Farage admits there are some UKIP candidates "we'd rather not have"

After expelling a former BNP activist, the UKIP leader says the party lacks the resources to properly vet all of its local election candidates.

Nigel Farage is one of the most assured media performers in British politics, so it's worth noting a rare slip by the UKIP leader. After the party was forced to expel a county council candidate who turned out to be a former BNP activist, Farage admitted on The World At One that it lacked the resources to properly vet all of the 1,734 candidates it is standing in next Thursday's elections. 

He told the programme:

When it comes to the general election and the European elections we have put in place a very rigorous testing procedure ... I'll be honest with you, we don't have the party apparatus to fully vet 1,700 people.

Farage said that UKIP made all of its candidates sign a declaration form stating that they had never been a member of the BNP, but then added:

I have no doubt that among these 1,700 one or two will have slipped through the net that we'd rather not have had.

It is hard to think of a greater gift to UKIP's political opponents. By voting for the party are you inadvertently supporting a racist or a fascist? Don't ask Nigel Farage, he can't tell you. 

Update: With impeccable timing, here's one candidate who appears to have "slipped through the net". Anna-Marie Crampton, who is standing for the party in Crowborough, East Sussex and was photographed with Farage two weeks ago, wrote on the website Secrets of The Fed that the Second World War was began by "Zionist jews" as part of a masterplan to create the state of Israel. She said:

The Second World Wide War was engineered by the Zionist jews and financed by the banksters to make the general public all over the world to feel so guilty and outraged by the Holocaust that a treaty would be signed to create the State of Israel as we know it today.

Another comment, posted two months ago, read: 

The Rothschilds are Zionists..there is a difference between Jews and Zionists. These Psychopaths hide behind and use the Jews.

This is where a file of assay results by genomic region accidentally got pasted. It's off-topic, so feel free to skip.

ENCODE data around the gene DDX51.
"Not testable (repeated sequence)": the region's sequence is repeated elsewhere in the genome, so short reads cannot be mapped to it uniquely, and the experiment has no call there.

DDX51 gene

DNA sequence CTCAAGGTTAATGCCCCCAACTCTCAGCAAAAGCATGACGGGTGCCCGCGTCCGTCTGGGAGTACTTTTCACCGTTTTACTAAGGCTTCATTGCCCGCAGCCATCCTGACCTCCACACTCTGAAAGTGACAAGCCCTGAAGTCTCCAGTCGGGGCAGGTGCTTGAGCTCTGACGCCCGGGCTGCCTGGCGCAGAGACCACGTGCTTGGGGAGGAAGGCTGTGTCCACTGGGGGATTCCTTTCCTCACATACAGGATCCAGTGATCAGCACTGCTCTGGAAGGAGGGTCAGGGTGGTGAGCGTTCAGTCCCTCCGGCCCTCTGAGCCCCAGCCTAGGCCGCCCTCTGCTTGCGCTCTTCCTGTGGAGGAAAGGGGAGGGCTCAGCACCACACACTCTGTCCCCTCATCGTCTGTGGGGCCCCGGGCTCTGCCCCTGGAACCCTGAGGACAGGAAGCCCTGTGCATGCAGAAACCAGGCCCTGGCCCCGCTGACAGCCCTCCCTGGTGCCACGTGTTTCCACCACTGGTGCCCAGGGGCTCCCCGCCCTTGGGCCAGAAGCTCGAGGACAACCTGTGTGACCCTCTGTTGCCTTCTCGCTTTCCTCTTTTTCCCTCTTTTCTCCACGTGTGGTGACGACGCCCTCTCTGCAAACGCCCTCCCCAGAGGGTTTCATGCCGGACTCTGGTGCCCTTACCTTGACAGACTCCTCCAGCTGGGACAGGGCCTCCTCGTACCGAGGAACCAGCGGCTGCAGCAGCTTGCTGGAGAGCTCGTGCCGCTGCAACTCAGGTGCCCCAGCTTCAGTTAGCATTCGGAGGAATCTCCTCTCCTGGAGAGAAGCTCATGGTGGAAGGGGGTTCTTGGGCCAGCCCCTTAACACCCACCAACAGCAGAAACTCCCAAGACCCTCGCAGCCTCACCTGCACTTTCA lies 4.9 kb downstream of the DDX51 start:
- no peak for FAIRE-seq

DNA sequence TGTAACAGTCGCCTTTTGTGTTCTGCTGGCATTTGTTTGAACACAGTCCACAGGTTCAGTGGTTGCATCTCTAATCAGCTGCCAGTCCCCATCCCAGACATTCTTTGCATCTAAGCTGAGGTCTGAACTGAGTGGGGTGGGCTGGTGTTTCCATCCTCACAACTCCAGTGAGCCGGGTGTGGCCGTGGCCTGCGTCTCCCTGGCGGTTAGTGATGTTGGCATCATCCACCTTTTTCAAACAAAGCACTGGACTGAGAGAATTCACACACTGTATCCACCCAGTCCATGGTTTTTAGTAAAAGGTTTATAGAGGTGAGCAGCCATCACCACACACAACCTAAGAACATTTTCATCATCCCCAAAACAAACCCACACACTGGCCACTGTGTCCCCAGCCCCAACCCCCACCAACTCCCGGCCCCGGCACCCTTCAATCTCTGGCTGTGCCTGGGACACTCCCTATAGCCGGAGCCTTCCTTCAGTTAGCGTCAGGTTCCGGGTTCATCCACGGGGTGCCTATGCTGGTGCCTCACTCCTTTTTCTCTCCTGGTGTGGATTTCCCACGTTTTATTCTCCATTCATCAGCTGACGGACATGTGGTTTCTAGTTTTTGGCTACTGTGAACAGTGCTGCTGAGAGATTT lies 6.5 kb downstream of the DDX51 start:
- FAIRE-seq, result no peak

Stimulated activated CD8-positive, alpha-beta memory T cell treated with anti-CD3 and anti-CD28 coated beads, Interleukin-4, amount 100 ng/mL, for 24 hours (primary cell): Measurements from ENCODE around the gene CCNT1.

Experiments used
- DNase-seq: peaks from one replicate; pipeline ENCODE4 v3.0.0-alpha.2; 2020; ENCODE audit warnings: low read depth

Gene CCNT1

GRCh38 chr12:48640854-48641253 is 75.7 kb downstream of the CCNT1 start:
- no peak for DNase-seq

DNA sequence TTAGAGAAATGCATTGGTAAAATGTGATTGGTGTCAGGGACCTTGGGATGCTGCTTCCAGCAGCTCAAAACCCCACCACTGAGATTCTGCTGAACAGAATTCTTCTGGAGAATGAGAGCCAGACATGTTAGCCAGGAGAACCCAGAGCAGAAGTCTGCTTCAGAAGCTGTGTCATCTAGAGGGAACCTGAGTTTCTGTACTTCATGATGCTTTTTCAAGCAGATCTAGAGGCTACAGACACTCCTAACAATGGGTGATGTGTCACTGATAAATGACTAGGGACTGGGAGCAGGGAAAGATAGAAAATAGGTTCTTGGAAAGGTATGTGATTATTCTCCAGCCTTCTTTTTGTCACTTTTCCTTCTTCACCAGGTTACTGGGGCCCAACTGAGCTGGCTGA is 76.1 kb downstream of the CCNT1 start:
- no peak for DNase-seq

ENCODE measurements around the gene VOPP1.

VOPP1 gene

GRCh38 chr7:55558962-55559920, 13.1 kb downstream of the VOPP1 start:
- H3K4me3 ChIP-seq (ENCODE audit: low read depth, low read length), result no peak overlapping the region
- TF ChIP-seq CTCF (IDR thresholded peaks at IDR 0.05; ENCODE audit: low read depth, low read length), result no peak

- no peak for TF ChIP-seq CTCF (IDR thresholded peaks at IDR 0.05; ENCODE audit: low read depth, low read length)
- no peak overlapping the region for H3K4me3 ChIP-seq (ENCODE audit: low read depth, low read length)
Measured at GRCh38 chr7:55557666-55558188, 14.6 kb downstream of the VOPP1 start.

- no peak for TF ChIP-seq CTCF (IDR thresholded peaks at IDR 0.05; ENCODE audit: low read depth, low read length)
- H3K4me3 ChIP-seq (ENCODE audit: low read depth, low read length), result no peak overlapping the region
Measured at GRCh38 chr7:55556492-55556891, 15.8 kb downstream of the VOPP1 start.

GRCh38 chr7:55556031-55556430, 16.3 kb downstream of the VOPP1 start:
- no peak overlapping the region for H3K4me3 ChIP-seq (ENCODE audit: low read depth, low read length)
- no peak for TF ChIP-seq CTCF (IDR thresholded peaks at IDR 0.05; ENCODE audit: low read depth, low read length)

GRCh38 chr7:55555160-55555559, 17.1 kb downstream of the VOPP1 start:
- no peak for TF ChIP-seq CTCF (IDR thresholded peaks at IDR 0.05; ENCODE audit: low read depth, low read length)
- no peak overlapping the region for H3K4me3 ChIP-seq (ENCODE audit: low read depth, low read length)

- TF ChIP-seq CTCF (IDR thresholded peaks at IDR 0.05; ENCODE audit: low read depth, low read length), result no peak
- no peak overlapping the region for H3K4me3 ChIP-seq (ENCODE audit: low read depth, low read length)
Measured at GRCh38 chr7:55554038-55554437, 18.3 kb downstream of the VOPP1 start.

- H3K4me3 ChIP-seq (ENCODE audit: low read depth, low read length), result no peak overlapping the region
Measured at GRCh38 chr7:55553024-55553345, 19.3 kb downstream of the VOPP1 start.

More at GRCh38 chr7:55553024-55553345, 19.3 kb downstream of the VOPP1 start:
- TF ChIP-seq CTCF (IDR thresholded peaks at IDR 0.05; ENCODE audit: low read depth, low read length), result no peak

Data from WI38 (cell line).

It was thanks to them that 6 million Jews were murdered in the War (along with 26 million Russians!).

UKIP leader Nigel Farage said he "didn't have the party apparatus to fully vet 1,700 people." Photograph: Getty Images.

George Eaton is political editor of the New Statesman.

Photo: Getty
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Ignored by the media, the Liberal Democrats are experiencing a revival

The crushed Liberals are doing particularly well in areas that voted Conservative in 2015 - and Remain in 2016. 

The Liberal Democrats had another good night last night, making big gains in by-elections. They won Adeyfield West, a seat they have never held in Dacorum, with a massive swing. They were up by close to the 20 points in the Derby seat of Allestree, beating Labour into second place. And they won a seat in the Cotswolds, which borders the vacant seat of Witney.

It’s worth noting that they also went backwards in a safe Labour ward in Blackpool and a safe Conservative seat in Northamptonshire.  But the overall pattern is clear, and it’s not merely confined to last night: the Liberal Democrats are enjoying a mini-revival, particularly in the south-east.

Of course, it doesn’t appear to be making itself felt in the Liberal Democrats’ poll share. “After Corbyn's election,” my colleague George tweeted recently, “Some predicted Lib Dems would rise like Lazarus. But poll ratings still stuck at 8 per cent.” Prior to the local elections, I was pessimistic that the so-called Liberal Democrat fightback could make itself felt at a national contest, when the party would have to fight on multiple fronts.

But the local elections – the first time since 1968 when every part of the mainland United Kingdom has had a vote on outside of a general election – proved that completely wrong. They  picked up 30 seats across England, though they had something of a nightmare in Stockport, and were reduced to just one seat in the Welsh Assembly. Their woes continued in Scotland, however, where they slipped to fifth place. They were even back to the third place had those votes been replicated on a national scale.

Polling has always been somewhat unkind to the Liberal Democrats outside of election campaigns, as the party has a low profile, particularly now it has just eight MPs. What appears to be happening at local by-elections and my expectation may be repeated at a general election is that when voters are presented with the option of a Liberal Democrat at the ballot box they find the idea surprisingly appealing.

Added to that, the Liberal Democrats’ happiest hunting grounds are clearly affluent, Conservative-leaning areas that voted for Remain in the referendum. All of which makes their hopes of a good second place in Witney – and a good night in the 2017 county councils – look rather less farfetched than you might expect. 

Stephen Bush is special correspondent at the New Statesman. He usually writes about politics.